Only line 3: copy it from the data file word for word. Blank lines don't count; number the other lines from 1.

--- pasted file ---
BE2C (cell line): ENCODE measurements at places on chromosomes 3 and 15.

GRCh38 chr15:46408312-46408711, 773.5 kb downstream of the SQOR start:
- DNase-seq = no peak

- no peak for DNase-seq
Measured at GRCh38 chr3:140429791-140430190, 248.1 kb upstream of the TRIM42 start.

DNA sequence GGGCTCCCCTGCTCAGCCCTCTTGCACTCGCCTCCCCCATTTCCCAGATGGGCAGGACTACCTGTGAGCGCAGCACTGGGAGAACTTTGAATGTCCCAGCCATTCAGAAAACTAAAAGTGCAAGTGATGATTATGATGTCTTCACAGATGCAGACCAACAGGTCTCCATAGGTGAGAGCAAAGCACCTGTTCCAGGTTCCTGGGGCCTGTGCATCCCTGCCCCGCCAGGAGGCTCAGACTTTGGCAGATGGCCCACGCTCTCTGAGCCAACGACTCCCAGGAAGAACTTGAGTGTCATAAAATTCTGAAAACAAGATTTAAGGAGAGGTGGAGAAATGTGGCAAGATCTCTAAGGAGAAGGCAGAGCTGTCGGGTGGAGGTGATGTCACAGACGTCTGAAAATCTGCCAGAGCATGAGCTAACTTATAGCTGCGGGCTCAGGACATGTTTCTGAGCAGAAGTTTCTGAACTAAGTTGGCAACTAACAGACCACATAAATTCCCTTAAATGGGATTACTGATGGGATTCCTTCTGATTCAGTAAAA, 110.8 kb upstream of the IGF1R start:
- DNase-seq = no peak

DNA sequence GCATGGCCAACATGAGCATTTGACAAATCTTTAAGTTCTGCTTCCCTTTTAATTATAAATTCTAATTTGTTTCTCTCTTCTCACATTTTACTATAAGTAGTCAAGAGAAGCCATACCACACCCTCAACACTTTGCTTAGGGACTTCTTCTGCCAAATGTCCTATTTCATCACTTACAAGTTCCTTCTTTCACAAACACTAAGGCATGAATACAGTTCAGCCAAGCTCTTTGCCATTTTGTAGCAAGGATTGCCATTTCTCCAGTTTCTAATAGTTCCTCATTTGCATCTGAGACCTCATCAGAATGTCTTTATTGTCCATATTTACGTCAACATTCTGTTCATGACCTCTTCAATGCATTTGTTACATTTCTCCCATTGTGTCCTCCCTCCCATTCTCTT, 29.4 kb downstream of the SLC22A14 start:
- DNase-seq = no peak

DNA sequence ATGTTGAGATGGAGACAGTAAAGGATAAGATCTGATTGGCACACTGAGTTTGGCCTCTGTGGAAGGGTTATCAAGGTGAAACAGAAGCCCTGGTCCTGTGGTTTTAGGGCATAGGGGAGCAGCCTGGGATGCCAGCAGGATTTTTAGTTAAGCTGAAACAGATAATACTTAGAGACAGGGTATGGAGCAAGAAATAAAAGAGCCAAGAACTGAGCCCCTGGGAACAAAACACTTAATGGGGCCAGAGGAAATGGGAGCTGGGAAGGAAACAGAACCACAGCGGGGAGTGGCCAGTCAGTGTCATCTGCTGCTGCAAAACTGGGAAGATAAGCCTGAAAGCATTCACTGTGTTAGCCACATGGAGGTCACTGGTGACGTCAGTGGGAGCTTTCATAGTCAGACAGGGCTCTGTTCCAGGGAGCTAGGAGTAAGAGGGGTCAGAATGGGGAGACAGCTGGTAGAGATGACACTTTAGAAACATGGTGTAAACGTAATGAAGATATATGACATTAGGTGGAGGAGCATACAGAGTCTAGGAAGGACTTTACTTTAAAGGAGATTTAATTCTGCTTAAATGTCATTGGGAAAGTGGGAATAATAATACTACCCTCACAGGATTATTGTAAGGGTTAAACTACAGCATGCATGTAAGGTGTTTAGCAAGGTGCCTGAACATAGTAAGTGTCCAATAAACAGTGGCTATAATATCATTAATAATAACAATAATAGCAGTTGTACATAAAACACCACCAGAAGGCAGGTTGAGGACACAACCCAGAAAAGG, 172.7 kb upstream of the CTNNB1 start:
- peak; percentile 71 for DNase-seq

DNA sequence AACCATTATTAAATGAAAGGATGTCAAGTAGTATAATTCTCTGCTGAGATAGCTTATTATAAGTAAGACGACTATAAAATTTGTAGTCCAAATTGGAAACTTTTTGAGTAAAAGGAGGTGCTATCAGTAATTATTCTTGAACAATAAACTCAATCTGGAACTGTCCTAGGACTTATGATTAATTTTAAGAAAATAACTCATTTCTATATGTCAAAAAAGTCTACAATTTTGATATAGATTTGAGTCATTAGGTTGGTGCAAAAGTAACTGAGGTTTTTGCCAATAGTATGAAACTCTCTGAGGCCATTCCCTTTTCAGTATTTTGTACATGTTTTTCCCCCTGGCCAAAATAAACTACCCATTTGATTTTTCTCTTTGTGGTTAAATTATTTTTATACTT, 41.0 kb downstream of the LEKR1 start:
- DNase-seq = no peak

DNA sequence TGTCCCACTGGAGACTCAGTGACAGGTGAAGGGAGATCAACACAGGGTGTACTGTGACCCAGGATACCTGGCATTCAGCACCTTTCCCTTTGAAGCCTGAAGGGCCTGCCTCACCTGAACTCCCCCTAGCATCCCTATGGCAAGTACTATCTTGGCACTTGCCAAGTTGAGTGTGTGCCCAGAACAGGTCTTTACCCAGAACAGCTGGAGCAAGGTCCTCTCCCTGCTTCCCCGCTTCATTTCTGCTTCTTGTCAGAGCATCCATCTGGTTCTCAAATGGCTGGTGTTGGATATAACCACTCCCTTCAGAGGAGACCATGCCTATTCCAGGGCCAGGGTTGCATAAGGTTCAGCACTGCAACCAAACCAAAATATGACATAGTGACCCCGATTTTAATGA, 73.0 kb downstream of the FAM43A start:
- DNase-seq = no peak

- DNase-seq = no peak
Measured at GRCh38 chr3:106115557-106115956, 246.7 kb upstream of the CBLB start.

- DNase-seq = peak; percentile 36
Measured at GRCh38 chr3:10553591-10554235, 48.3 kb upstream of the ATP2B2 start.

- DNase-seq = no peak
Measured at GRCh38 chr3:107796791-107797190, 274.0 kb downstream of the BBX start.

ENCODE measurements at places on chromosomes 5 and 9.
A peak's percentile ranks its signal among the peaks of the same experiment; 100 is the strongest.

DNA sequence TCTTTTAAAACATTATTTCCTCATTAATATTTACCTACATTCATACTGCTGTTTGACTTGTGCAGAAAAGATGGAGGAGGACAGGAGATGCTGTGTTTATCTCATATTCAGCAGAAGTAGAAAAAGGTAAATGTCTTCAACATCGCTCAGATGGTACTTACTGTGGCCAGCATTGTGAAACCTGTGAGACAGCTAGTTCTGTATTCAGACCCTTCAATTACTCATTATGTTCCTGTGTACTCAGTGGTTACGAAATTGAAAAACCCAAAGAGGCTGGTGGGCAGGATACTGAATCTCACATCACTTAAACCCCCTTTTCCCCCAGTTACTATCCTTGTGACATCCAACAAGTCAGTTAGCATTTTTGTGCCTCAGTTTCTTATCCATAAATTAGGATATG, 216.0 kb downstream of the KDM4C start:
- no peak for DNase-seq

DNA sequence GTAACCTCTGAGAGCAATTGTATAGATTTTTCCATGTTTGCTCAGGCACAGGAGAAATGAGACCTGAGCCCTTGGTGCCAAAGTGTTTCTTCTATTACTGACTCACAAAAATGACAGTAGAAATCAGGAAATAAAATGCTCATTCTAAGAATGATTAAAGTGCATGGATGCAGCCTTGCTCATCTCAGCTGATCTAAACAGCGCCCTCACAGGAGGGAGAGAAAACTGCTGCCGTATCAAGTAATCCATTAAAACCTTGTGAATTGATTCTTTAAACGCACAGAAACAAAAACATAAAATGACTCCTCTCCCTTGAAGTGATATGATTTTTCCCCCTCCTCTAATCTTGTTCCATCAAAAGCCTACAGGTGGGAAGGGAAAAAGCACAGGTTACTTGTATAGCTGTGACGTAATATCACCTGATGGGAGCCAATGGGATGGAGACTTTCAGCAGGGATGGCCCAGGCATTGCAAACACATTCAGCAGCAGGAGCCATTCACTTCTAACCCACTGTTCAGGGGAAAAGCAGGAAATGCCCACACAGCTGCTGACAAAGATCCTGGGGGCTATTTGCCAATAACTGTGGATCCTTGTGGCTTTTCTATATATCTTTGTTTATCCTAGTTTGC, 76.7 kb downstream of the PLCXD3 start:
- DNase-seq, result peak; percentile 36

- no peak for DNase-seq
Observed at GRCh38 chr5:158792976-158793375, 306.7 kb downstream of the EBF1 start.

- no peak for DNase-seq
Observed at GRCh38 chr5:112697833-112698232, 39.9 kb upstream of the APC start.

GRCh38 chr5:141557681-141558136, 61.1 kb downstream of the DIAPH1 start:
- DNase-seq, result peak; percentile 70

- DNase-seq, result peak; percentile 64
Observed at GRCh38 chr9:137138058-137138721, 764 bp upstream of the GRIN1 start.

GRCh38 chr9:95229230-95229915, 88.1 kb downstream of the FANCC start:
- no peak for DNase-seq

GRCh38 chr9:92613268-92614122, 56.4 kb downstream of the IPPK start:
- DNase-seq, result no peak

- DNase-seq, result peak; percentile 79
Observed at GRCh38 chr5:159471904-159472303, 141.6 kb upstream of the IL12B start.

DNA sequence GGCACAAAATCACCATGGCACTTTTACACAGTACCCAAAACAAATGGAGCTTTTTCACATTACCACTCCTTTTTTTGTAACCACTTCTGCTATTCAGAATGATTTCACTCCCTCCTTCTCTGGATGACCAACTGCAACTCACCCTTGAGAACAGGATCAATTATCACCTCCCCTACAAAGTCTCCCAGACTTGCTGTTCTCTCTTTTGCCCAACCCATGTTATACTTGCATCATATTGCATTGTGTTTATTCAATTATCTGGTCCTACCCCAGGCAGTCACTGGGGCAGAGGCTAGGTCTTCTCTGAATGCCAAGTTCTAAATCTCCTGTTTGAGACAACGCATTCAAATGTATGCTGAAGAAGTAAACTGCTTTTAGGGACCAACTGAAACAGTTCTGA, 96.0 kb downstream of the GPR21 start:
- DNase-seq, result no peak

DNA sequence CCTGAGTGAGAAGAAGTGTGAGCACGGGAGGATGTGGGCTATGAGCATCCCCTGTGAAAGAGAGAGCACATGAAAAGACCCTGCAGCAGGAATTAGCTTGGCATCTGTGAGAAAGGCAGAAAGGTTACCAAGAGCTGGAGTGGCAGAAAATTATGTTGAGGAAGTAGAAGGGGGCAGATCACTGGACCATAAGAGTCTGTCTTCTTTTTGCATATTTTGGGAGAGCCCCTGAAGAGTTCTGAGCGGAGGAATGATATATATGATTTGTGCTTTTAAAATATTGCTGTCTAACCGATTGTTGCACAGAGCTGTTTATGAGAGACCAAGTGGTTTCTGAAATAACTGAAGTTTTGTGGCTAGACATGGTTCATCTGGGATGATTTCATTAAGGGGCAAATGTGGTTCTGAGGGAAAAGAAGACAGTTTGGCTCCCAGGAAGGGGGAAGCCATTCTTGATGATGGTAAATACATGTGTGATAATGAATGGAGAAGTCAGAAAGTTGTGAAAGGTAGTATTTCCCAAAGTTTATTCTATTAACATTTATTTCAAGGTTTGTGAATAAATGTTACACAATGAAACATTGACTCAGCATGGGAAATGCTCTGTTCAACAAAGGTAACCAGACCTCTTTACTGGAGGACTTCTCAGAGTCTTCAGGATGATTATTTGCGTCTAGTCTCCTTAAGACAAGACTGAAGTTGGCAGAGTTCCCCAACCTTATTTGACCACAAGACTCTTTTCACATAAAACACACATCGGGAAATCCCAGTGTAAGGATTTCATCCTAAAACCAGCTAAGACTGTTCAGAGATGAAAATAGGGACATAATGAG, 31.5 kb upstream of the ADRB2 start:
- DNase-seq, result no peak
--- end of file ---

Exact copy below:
- DNase-seq = no peak